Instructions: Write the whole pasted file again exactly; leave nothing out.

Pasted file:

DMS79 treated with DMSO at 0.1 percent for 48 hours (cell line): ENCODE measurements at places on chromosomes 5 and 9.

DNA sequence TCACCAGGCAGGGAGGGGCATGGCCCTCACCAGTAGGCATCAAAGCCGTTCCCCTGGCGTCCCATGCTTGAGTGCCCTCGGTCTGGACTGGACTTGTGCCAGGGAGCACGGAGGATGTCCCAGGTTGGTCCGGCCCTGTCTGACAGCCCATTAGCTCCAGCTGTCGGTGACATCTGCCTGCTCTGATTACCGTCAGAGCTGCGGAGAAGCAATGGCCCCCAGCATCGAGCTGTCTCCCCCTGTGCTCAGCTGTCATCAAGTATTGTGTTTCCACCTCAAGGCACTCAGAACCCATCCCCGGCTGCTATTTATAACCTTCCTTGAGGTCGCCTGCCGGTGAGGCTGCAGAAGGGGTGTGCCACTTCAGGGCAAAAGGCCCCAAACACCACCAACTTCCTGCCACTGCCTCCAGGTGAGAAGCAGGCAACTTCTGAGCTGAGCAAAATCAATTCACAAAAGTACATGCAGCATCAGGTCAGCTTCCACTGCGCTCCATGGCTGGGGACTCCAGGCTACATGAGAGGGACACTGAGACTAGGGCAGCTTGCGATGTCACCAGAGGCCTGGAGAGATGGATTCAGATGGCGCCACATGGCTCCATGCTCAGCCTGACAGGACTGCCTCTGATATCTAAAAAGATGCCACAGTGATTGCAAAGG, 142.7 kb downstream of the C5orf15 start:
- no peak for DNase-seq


DMS79 treated with DMSO at 0.1 percent for 48 hours (cell line): ENCODE measurements at places on chromosomes 5 and 9.

DNA sequence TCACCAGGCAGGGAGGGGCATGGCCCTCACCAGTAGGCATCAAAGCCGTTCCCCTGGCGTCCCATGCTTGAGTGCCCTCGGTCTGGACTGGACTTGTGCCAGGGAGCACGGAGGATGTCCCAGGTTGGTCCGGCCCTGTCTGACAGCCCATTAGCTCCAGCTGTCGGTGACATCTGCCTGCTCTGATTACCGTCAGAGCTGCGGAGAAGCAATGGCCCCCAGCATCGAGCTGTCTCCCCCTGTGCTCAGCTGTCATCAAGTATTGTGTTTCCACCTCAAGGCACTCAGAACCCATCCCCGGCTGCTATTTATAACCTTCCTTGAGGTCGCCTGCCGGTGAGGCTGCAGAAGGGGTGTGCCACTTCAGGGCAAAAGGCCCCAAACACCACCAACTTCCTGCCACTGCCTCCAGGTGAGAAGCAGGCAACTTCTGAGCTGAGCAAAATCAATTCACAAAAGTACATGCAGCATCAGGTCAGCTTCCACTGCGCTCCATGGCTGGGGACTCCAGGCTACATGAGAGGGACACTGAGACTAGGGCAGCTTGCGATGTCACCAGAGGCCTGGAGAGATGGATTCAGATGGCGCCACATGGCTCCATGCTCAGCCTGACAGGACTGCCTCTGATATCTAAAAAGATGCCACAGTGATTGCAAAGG, 142.7 kb downstream of the C5orf15 start:
- no peak for DNase-seq